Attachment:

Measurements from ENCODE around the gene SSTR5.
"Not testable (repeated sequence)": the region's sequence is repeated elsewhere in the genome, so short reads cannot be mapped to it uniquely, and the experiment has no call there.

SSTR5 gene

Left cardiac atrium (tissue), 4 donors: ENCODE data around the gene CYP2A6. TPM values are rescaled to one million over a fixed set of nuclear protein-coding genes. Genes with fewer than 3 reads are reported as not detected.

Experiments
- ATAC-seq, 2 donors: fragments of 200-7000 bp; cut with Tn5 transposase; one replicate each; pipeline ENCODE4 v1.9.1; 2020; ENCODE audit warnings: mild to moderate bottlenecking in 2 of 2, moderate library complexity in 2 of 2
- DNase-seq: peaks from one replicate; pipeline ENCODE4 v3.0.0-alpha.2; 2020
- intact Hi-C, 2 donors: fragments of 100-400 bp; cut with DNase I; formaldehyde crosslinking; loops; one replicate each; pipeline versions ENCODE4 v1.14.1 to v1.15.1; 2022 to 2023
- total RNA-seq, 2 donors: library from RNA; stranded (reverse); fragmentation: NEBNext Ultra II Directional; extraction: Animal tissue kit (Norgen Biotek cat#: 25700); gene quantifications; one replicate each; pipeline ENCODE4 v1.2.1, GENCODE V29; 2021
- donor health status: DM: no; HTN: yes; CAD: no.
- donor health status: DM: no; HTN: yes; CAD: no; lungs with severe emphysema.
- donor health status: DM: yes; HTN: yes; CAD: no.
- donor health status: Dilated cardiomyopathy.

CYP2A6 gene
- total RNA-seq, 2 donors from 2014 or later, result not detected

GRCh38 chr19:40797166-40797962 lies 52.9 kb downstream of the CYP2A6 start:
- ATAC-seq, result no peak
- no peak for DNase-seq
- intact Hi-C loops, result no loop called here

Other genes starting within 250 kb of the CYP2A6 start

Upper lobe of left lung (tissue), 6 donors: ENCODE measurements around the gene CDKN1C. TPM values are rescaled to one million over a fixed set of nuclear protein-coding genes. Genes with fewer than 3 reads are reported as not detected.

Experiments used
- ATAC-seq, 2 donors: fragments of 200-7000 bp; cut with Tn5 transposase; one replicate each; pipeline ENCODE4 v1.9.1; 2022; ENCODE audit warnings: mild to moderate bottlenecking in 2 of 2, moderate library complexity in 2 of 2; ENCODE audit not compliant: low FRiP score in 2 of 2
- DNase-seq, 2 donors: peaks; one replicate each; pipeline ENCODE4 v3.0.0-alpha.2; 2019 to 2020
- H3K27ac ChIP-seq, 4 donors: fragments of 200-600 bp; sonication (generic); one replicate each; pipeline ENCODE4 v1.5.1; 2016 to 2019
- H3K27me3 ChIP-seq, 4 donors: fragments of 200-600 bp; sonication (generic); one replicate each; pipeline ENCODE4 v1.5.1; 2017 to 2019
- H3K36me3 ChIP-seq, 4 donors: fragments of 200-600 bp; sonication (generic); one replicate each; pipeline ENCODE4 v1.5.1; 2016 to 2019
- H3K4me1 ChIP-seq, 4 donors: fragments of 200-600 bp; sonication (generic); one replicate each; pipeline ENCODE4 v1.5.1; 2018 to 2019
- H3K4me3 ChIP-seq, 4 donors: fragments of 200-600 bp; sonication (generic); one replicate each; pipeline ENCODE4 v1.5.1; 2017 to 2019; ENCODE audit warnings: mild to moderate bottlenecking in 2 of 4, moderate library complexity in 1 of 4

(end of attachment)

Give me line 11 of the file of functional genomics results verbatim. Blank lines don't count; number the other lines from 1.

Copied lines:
- donor health status: DM: no; HTN: yes; CAD: no; lungs with severe emphysema.